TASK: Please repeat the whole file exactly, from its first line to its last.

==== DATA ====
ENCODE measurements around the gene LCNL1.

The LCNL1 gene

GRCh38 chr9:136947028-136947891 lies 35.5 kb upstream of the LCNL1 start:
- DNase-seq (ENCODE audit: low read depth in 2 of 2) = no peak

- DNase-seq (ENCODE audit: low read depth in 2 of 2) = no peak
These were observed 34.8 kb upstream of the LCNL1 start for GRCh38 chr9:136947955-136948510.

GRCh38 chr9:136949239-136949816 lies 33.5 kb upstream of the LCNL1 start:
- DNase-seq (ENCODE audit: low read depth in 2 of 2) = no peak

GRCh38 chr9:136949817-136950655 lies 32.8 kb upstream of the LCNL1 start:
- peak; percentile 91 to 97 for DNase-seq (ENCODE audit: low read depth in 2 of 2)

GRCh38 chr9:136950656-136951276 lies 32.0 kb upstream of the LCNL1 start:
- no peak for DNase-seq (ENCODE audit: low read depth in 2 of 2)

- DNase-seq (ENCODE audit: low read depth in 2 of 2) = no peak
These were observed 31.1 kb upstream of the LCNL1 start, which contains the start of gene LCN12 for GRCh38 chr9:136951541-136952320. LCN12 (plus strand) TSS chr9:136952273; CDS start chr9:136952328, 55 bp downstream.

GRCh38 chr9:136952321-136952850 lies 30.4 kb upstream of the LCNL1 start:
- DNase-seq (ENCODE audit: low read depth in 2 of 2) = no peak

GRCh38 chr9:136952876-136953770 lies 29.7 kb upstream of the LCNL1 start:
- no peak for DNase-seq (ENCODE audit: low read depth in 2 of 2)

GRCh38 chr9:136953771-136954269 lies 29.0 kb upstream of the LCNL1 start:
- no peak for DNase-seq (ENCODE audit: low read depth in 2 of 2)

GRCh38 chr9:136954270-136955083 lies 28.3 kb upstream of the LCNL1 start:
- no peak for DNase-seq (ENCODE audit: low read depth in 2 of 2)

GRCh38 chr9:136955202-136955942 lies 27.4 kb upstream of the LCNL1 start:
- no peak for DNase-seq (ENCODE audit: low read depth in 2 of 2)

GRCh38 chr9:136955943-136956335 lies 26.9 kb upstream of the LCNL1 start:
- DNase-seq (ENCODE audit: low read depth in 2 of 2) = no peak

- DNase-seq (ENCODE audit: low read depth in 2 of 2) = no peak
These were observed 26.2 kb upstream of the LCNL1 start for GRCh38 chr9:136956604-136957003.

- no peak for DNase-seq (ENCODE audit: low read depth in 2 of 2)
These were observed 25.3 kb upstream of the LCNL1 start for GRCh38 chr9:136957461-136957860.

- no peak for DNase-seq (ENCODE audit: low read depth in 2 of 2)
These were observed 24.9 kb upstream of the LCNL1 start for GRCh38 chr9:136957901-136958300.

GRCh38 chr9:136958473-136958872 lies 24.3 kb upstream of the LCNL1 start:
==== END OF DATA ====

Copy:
ENCODE measurements around the gene LCNL1.

The LCNL1 gene

GRCh38 chr9:136947028-136947891 lies 35.5 kb upstream of the LCNL1 start:
- DNase-seq (ENCODE audit: low read depth in 2 of 2) = no peak

- DNase-seq (ENCODE audit: low read depth in 2 of 2) = no peak
These were observed 34.8 kb upstream of the LCNL1 start for GRCh38 chr9:136947955-136948510.

GRCh38 chr9:136949239-136949816 lies 33.5 kb upstream of the LCNL1 start:
- DNase-seq (ENCODE audit: low read depth in 2 of 2) = no peak

GRCh38 chr9:136949817-136950655 lies 32.8 kb upstream of the LCNL1 start:
- peak; percentile 91 to 97 for DNase-seq (ENCODE audit: low read depth in 2 of 2)

GRCh38 chr9:136950656-136951276 lies 32.0 kb upstream of the LCNL1 start:
- no peak for DNase-seq (ENCODE audit: low read depth in 2 of 2)

- DNase-seq (ENCODE audit: low read depth in 2 of 2) = no peak
These were observed 31.1 kb upstream of the LCNL1 start, which contains the start of gene LCN12 for GRCh38 chr9:136951541-136952320. LCN12 (plus strand) TSS chr9:136952273; CDS start chr9:136952328, 55 bp downstream.

GRCh38 chr9:136952321-136952850 lies 30.4 kb upstream of the LCNL1 start:
- DNase-seq (ENCODE audit: low read depth in 2 of 2) = no peak

GRCh38 chr9:136952876-136953770 lies 29.7 kb upstream of the LCNL1 start:
- no peak for DNase-seq (ENCODE audit: low read depth in 2 of 2)

GRCh38 chr9:136953771-136954269 lies 29.0 kb upstream of the LCNL1 start:
- no peak for DNase-seq (ENCODE audit: low read depth in 2 of 2)

GRCh38 chr9:136954270-136955083 lies 28.3 kb upstream of the LCNL1 start:
- no peak for DNase-seq (ENCODE audit: low read depth in 2 of 2)

GRCh38 chr9:136955202-136955942 lies 27.4 kb upstream of the LCNL1 start:
- no peak for DNase-seq (ENCODE audit: low read depth in 2 of 2)

GRCh38 chr9:136955943-136956335 lies 26.9 kb upstream of the LCNL1 start:
- DNase-seq (ENCODE audit: low read depth in 2 of 2) = no peak

- DNase-seq (ENCODE audit: low read depth in 2 of 2) = no peak
These were observed 26.2 kb upstream of the LCNL1 start for GRCh38 chr9:136956604-136957003.

- no peak for DNase-seq (ENCODE audit: low read depth in 2 of 2)
These were observed 25.3 kb upstream of the LCNL1 start for GRCh38 chr9:136957461-136957860.

- no peak for DNase-seq (ENCODE audit: low read depth in 2 of 2)
These were observed 24.9 kb upstream of the LCNL1 start for GRCh38 chr9:136957901-136958300.

GRCh38 chr9:136958473-136958872 lies 24.3 kb upstream of the LCNL1 start: